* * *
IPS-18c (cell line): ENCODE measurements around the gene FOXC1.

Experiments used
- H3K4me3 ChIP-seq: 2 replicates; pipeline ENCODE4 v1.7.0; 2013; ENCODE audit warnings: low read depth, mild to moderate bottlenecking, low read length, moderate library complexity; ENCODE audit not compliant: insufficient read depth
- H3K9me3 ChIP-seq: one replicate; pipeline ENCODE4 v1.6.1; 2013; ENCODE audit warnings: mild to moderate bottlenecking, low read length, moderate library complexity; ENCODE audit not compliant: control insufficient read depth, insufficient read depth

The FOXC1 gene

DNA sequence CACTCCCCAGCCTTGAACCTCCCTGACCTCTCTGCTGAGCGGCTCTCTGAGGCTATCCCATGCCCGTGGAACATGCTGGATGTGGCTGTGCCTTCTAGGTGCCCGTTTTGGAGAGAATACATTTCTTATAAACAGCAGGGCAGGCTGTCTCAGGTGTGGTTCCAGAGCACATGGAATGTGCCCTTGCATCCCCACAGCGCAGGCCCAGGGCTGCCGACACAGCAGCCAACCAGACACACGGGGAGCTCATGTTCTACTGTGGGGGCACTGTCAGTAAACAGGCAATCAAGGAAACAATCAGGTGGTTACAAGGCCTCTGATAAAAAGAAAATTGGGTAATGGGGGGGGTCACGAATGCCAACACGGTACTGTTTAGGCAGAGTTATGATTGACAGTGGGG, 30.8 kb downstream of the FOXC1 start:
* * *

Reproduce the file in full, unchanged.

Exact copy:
IPS-18c (cell line): ENCODE measurements around the gene FOXC1.

Experiments used
- H3K4me3 ChIP-seq: 2 replicates; pipeline ENCODE4 v1.7.0; 2013; ENCODE audit warnings: low read depth, mild to moderate bottlenecking, low read length, moderate library complexity; ENCODE audit not compliant: insufficient read depth
- H3K9me3 ChIP-seq: one replicate; pipeline ENCODE4 v1.6.1; 2013; ENCODE audit warnings: mild to moderate bottlenecking, low read length, moderate library complexity; ENCODE audit not compliant: control insufficient read depth, insufficient read depth

The FOXC1 gene

DNA sequence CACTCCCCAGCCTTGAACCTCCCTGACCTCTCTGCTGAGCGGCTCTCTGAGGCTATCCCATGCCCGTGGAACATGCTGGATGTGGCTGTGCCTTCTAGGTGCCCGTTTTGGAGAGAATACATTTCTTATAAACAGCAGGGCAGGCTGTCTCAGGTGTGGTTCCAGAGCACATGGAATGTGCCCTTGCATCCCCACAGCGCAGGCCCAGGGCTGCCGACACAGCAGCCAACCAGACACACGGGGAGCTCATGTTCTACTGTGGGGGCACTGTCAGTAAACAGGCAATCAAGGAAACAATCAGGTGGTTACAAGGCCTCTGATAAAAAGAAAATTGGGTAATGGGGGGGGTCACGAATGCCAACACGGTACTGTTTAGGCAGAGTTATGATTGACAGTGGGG, 30.8 kb downstream of the FOXC1 start: